As the book winds on (and on), it gets less engaging. The lengthy section devoted to Dave's audition for the Real World ups the pretentiousness (although we finally get a little more info about his family's life in Lake Forest), as does the shenanigans involved with the production of Might's bimonthly issues (nude photographs, the faked death of a celebrity). Dave fantasizes about death and disaster frequently. Toph disappears for long periods. At the end, as Dave and Toph are preparing to move to New York, it appears they gave up on San Francisco because they were bored and needed something new to do. The audiobook concludes with the preface Eggers wrote to the paperback edition. More self-indulgence and meta-explanations. Here's where he says what he wrote is fiction.

The cover joins the circus as it was created by those 90s art rock-stars, Komar and Melamid. I guess the title might get you to open the book, but that painting sure wouldn't. Interestingly, audiobook publisher Recorded Books, which almost never uses a book's original cover, uses this. I wonder if they were contractually obliged to.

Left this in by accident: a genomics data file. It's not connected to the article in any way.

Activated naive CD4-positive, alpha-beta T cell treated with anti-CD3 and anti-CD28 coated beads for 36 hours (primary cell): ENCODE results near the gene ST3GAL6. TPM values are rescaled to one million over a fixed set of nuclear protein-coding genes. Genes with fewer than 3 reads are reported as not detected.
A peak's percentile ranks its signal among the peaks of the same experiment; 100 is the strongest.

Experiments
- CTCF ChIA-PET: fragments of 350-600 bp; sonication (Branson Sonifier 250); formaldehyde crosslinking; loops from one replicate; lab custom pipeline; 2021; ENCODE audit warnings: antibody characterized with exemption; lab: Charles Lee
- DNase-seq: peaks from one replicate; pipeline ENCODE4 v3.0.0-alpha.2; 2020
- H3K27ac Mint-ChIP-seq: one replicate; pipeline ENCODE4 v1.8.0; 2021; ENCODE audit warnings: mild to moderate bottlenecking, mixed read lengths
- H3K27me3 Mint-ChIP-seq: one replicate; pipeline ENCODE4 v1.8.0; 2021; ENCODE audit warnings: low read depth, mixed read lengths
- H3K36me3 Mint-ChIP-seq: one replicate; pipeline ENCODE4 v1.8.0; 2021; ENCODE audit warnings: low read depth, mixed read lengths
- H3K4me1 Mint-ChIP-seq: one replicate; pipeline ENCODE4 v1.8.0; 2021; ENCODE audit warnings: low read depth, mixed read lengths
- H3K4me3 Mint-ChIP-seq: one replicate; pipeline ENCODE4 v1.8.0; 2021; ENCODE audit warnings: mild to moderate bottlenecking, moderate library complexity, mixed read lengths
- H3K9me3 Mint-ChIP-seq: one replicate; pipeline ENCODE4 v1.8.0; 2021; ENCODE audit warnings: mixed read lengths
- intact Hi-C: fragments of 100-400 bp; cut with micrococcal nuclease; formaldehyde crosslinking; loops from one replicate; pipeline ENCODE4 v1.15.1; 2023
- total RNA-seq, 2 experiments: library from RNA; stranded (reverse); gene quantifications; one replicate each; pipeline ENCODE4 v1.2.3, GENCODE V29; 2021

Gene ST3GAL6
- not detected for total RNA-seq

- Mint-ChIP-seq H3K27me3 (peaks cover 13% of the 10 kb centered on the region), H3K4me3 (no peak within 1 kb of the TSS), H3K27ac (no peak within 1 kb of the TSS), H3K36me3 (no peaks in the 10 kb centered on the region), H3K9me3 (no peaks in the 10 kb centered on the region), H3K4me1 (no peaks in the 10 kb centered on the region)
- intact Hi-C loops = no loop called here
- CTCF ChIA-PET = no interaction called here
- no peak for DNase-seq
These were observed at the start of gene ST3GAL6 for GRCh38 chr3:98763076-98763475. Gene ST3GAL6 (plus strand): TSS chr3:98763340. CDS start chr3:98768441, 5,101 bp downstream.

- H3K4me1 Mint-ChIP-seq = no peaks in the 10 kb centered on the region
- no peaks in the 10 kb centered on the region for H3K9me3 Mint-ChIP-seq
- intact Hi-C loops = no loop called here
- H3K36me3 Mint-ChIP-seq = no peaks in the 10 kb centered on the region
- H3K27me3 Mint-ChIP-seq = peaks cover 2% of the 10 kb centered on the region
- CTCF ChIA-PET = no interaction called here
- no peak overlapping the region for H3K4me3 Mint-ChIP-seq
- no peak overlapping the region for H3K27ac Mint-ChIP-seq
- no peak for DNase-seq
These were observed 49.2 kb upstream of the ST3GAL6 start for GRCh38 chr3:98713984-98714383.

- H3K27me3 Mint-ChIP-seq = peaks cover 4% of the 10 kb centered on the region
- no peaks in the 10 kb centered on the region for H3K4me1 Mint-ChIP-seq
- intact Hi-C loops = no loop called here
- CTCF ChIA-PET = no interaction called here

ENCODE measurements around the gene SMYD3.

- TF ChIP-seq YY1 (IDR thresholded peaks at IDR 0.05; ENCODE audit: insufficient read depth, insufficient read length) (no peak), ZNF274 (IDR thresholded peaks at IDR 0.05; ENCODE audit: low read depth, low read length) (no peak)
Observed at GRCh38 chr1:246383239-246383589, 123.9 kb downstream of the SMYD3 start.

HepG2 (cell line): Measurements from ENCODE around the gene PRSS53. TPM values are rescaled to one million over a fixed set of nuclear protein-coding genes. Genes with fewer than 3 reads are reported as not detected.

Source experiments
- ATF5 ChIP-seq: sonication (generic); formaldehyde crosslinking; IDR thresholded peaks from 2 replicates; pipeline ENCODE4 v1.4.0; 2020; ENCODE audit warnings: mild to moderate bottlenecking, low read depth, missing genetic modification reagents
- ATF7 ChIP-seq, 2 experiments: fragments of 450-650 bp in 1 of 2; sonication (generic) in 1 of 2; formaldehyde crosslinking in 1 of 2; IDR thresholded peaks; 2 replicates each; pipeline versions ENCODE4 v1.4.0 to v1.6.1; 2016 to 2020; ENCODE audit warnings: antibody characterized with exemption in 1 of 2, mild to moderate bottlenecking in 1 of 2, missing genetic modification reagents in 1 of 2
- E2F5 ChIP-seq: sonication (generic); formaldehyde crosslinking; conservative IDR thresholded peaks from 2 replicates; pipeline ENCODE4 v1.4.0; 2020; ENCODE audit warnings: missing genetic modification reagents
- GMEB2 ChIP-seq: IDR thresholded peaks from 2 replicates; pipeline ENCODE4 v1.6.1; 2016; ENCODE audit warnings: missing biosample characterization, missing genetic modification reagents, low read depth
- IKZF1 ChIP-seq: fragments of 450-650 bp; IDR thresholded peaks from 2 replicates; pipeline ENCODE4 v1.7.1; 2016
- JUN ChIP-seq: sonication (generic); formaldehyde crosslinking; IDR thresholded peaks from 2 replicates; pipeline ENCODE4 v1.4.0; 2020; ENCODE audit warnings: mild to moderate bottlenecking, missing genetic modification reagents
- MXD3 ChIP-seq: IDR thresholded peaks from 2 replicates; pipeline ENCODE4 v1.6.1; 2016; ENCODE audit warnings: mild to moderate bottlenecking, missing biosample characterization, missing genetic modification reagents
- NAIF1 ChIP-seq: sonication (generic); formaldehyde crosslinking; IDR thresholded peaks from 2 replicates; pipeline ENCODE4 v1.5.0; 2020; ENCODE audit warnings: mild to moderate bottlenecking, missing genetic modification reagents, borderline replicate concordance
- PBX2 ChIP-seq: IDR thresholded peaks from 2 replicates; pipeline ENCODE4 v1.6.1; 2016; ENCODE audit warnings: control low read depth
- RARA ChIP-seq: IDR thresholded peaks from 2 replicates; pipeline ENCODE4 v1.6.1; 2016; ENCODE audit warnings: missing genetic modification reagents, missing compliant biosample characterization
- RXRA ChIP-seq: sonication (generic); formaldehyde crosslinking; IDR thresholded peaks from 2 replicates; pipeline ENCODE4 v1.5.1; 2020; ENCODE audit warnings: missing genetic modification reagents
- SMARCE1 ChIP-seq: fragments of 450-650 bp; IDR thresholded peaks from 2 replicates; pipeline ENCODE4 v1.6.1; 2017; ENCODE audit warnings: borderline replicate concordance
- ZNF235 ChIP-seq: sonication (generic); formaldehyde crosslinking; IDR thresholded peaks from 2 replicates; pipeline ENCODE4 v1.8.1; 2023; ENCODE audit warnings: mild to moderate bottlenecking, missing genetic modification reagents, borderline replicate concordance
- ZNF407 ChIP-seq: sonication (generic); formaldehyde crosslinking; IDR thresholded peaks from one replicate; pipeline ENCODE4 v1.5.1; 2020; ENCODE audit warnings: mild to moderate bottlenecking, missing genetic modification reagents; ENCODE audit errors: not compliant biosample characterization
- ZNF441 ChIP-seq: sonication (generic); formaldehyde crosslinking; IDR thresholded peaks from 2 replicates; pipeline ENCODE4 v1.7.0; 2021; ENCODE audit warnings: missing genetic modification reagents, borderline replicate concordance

I listened to this because of Dion Graham, and I'm glad I did. It's an outstanding narration. He doesn't hold back on Dave's grief, his love of Toph, his childishness (and the fact that he knows he's infantile), even the intense sincerity with which he tells the Real World producer his life story. He reads quickly when necessary (speeding across the Bay Bridge for a few hours without Toph has the rhythm of a true getaway), but never lets go of the narrative's underlying emotion. It is through Graham that I understand that this story is one of a person working through loss. It's not a self-indulgent exercise in hipness. Had I read this with my eyes, Genius would have just been words ... annoying, pretentious, wa-a-ay overdone. Ironically, it is Graham who gives this story a heart.